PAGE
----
Monday, March 18, 2013

anno domini

The Gospel for the Third Sunday of Lent (Year A Scrutinies) tells the story of Jesus' encounter with a Samaritan woman at "Jacob's well" as he passes with his disciples through Samaria on his way back to Galilee where his messianic activity had begun. In a 2011 sermon, Fr. Robert Barron (of Word on Fire) said that "we are all meant to identify with this woman in this archetypal encounter with Jesus, we are all in her place, we are all being drawn into the power of what Jesus offers." Benedict XVI, too, has called our attention to the interpretive task of identification:
One must read and meditate on it personally, identifying oneself with that woman who, one day like so many other days, went to draw water from the well and found Jesus there, sitting next to it, "tired from the journey" in the midday heat . . . she represents the existential dissatisfaction of one who [has not, until now, found] what he seeks.
The difficulty of this particular task of identification has to do with the delimitation of that place in which, according to Fr. Barron, we can be said to dwell along with the Samaritan woman, namely, the place from which "we are all being drawn into the power of what Jesus offers." For Barron and Benedict this "being drawn," along with the experience of an "existential dissatisfaction" that bespeaks a restless heart (implicitly desiring God), makes manifest the indwelling and unifying imago dei as the genuinely archetypal site of the encounter with Jesus and, thereby, of the "true worship of the Father in Spirit and truth."

Yet there is a kind of Old Testament residue in the Samaritan woman's conversion that is difficult for us to identify with. On the same path that generations of Samaritans have taken before her, the woman finds Jesus resting at Jacob's (Israel's) well within sight of Mount Gerizim where they have their temple. If the Samaritans "worship what [they] do not understand," at least they walk where Jacob walked and draw water out of the rock of the promised land (and that without needing the staff with which Moses struck the Nile). Fr. Barron jokes that a woman with five husbands has been "looking for love in all the wrong places," but the great stumbling block for Samaritan and Jew alike is that, once Jesus appears, they are somehow in the right place and the wrong place at the same time! How can this tired prophet offer more than that "permanent possession" which was given by God to Jacob? Would Samaritan and Jew alike not be justified in wondering whether the Lord was in their midst or not (cf. Exodus 17:7)?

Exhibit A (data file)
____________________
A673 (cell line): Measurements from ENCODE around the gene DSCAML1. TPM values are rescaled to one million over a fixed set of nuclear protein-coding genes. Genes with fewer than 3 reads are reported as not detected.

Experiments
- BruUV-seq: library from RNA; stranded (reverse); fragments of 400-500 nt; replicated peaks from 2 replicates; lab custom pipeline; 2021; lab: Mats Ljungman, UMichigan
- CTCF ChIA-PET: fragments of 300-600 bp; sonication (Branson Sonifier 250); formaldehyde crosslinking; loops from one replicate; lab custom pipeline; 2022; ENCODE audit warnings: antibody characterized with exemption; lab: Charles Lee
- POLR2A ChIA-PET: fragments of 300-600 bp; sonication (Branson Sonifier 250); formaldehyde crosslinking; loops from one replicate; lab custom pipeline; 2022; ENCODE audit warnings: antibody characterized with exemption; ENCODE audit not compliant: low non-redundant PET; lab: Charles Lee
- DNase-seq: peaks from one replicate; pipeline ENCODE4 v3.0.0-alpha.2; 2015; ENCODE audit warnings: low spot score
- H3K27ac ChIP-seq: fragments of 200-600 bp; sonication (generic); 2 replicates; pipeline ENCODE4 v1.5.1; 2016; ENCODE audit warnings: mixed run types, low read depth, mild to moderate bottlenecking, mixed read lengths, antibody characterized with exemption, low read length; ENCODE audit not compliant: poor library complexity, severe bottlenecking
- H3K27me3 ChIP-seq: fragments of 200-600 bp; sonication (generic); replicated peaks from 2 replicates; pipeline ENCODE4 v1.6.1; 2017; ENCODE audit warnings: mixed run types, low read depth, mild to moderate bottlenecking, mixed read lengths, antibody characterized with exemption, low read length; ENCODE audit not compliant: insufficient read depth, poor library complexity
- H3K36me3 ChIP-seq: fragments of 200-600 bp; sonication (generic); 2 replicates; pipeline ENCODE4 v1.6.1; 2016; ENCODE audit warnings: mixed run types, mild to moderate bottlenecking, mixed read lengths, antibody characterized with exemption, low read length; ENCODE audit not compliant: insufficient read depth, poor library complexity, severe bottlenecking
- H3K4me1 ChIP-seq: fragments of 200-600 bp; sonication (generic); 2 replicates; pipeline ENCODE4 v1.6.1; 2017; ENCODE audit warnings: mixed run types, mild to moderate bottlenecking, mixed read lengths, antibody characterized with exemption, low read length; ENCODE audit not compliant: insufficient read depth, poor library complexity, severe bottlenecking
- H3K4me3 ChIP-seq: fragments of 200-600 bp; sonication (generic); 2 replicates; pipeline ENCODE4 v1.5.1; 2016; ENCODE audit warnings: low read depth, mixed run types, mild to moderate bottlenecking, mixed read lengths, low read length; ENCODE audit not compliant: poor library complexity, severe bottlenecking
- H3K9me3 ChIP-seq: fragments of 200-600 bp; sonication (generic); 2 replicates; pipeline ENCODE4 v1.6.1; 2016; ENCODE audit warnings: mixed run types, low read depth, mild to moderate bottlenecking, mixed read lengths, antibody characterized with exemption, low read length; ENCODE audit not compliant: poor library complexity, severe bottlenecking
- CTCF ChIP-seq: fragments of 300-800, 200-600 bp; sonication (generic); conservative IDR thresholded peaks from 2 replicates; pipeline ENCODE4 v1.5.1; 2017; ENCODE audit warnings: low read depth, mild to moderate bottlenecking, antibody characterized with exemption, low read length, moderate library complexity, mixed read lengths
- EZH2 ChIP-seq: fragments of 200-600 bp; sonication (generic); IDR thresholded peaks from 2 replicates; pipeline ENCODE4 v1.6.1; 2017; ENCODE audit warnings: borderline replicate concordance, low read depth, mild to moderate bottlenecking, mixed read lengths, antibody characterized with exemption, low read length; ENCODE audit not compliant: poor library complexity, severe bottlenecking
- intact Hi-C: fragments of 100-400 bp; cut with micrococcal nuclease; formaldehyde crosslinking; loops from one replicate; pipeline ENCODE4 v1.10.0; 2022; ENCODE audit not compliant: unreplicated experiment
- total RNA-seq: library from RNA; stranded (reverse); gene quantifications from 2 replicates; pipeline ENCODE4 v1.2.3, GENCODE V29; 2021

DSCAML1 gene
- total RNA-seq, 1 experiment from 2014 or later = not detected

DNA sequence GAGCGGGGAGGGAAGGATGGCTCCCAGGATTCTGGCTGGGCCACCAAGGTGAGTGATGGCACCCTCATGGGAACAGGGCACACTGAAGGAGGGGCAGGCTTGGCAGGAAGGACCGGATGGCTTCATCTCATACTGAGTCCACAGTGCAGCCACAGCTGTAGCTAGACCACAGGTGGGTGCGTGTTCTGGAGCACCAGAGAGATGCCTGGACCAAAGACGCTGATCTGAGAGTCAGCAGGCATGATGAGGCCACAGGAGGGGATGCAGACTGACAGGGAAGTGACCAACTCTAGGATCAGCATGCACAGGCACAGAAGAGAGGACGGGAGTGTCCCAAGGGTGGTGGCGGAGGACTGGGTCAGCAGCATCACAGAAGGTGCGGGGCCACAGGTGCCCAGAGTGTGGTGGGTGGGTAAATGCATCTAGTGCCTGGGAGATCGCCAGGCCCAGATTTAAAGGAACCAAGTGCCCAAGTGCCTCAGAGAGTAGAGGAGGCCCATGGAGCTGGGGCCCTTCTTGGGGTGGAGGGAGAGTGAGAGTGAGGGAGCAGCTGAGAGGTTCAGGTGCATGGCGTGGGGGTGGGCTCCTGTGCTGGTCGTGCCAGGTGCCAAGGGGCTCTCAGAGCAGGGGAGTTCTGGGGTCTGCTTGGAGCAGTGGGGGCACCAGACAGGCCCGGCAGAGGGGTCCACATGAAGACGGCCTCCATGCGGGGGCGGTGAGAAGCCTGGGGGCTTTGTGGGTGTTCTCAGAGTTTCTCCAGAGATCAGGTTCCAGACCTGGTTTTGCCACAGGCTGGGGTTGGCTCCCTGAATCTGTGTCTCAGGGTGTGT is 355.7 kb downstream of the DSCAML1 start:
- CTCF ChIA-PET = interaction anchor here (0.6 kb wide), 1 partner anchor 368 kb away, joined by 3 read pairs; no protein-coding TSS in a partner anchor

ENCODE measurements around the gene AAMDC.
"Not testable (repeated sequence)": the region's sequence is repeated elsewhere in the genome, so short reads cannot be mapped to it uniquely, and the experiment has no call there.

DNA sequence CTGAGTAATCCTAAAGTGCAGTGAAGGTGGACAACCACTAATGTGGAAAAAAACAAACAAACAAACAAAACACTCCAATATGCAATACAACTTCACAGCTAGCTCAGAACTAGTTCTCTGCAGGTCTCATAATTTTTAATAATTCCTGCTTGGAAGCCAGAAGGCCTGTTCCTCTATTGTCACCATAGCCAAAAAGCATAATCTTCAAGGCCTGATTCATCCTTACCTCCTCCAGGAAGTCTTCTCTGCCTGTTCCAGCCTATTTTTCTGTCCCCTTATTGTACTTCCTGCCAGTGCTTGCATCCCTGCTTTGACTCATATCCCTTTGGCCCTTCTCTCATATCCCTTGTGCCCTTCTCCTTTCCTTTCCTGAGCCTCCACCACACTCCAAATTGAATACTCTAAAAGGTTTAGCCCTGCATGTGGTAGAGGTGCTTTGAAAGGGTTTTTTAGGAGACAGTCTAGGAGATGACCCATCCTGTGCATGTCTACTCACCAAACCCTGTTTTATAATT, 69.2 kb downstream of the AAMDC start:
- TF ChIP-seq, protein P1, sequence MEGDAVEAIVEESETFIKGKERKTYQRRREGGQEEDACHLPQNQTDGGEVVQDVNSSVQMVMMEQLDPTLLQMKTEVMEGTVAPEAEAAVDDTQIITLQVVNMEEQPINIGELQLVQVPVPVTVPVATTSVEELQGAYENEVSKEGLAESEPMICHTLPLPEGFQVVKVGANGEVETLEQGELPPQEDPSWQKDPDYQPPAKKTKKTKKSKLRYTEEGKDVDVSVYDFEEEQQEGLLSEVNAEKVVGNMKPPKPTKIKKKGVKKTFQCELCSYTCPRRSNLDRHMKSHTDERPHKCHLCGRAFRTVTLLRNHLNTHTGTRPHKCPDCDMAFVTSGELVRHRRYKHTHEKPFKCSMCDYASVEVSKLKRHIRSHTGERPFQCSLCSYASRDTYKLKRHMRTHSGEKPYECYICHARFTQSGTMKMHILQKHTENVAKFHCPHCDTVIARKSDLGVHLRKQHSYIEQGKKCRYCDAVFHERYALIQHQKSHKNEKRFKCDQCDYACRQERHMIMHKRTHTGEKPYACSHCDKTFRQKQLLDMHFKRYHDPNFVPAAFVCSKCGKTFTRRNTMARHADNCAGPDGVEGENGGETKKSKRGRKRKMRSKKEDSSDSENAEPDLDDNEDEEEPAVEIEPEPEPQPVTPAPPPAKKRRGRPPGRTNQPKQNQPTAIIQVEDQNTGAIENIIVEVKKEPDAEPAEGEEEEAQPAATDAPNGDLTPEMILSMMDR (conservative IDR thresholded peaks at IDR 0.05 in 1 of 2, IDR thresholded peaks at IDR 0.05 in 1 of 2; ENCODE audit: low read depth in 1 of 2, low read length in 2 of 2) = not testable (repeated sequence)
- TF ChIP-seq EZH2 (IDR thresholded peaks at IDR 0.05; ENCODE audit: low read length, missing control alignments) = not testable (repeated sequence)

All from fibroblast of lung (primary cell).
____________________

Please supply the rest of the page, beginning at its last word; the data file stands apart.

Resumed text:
The strangeness of the Christian's approach to Jesus, on the other hand, seems to be a matter of time rather than place. We can identify with the Samaritan woman insofar as our "existential dissatisfaction" occurs after Christ has already appeared and offered us a living water. In his 2008 General Audience on St. Paul's eschatology, Benedict XVI describes the historical situation in which Christians find themselves:
[after the Resurrection] the last things have already begun and, in a certain sense, are already present . . . As believers, we are already with the Lord in our lifetime; our future, eternal life, has already begun.
Elsewhere Ratzinger has written that "the turning point . . . of time is already here, though it does not coincide with the end of world history." How is it possible, then, that it is still necessary for us to be "drawn" to the Lord in anno domini nostri Iesu Christi? It is as if the paradigmatic question of the believer has become not "where are you staying?" (cf. John 1:38) but "how are you staying?" and "how can I stay with you?"

I'll close with another excerpt from Benedict on Paul's eschatology:
Another element in the Pauline teaching on eschatology is the universality of the call to faith which unites Jews and Gentiles . . . as a sign and an anticipation of the future reality. For this reason we can say that we are already seated in Heaven with Jesus Christ, but to reveal the riches of grace in the centuries to come (Eph 2: 6f.), the after becomes a before, in order to show the state of incipient fulfilment in which we live. This makes bearable the sufferings of the present time which, in any case, cannot be compared to the future glory (cf. Rm 8: 18). We walk by faith, not by sight, and even if we might rather leave the body to live with the Lord, what definitively matters, whether we are dwelling in the body or are far from it, is that we be pleasing to him (cf. 2 Cor 5: 7-9).
And one from Jose Granados' Communio article on the Ascension:
What is the role of the Ascension in the history of this bond between the flesh and the divine? The body of Christ, already glorified, is now bound to the rest of creation in a new way. This mystery communicates to the cosmos the state of the glorified flesh of Jesus, insofar as it places the definitive goal toward which all of creation is tending in the Father himself. A new horizon is thus opened within creation: all created being is already in heaven, because all things are now moving toward the very heart of God. On the basis of the Ascension, therefore, the body acquires a new language; the body’s capacity for proclaiming God is raised to a new level. This is the language of the sacraments, in which material creation expresses a more fulfilled relation with the transcendent.


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